Nigerian human rights advocate and legal scholar, was born on 22 April 1938 in Ondo, a city in southwestern Nigeria. His father, Saheed Tugbobo Fawehinmi, was a wealthy businessman who promoted political reforms in the colonial administration, such as lower taxes for poor people. Fawehinmi shared his father’s Muslim faith, which was highly unusual in Ondo. Lisa Alujanu Fawehinmi, one of his grandfathers, had fought the British occupation of Ondo in the late nineteenth century. Fawehinmi’s predisposition for rebellion thus made him part of family tradition. Gani, as he was known, impressed his teachers at various primary and secondary schools. He attended Ansar-Ud-Deen primary school from 1947 to 1953 and the Victory College secondary school in Ikare under the noted teacher Reverend Akinrele His headmaster at Victory College wrote a letter to Fawehinmi s father telling him that his son would make an outstanding attorney Fawehinmi became known as ...
Clinton Bowen Fisk, the sixth son of Benjamin and Lydia Fisk, was born in Livingston County, New York. His father had been a captain in the army, and his grandfather served as a major general under George Washington. The Fisk family moved to a settlement they called Clinton in Lenawee County, Michigan, while Clinton Bowen was still an infant. Benjamin Fisk died when Clinton was six, however, and Lydia was not able to hold onto the property. At age nine, Clinton Fisk apprenticed himself to a local farmer, but one year later he had to return home because his younger brother died. When Fisk was thirteen, his mother married William Smith, a successful farmer from Spring Arbor, who sent Fisk to Albion Seminary, a Methodist school in Michigan.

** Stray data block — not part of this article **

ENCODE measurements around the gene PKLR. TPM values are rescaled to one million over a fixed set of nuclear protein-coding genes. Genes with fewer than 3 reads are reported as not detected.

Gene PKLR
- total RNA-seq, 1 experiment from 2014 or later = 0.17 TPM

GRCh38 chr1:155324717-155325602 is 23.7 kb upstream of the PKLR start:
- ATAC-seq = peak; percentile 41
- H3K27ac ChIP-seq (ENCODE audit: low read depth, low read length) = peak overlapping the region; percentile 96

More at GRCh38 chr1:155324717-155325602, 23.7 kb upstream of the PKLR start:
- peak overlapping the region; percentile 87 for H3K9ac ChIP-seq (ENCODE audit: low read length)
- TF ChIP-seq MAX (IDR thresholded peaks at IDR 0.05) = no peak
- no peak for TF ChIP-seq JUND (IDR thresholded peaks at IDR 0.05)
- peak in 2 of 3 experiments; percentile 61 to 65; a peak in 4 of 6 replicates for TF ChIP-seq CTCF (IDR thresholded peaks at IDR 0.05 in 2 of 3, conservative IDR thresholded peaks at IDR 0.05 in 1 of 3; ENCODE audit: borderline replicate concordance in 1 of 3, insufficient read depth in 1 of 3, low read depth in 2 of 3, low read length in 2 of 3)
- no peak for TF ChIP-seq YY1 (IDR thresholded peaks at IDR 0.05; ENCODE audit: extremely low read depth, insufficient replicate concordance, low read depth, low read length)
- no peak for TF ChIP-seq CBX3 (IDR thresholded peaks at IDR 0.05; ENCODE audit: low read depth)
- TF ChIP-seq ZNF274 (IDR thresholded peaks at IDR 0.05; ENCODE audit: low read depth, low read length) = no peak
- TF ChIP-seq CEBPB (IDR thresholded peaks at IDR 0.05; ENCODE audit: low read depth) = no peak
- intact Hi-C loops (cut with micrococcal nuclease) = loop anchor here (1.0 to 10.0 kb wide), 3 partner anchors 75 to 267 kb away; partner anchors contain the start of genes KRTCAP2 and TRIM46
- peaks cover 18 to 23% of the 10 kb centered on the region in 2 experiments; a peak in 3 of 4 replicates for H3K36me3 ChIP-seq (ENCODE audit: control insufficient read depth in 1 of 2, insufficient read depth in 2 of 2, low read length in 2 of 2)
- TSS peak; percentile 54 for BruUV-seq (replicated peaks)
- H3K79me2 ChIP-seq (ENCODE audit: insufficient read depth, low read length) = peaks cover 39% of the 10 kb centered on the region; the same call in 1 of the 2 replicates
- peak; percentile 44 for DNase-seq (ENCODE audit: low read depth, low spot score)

Fisk later went into business as a clerk for L. D. Crippen of Coldwater Michigan and married Crippen s ...
Beninese feminist activist and politician, was born on 29 November 1954 in the town of Mankono in the Ivory Coast. She attended primary and secondary school in Benin, and then moved to Paris, where she received an advanced degree in business law from the Université de Paris I Panthéon-Sorbonne. She became a lawyer in France in 1985. After she received her degree, Gbedo became an activist for women’s rights in Benin, while it was under the dictatorship of Mathieu Kérékou in the late 1980s. Among her goals were to incorporate more protections for women’s individual rights into the Beninese legal code. Her life as a young woman was quite eventful. In her 2009 autobiography Gbedo stated that she had been one of the many lovers of the Togolese dictator Étienne Gnassingbé Eyadéma and that she chose to keep her independence rather than marry one man Gbedo eventually became ...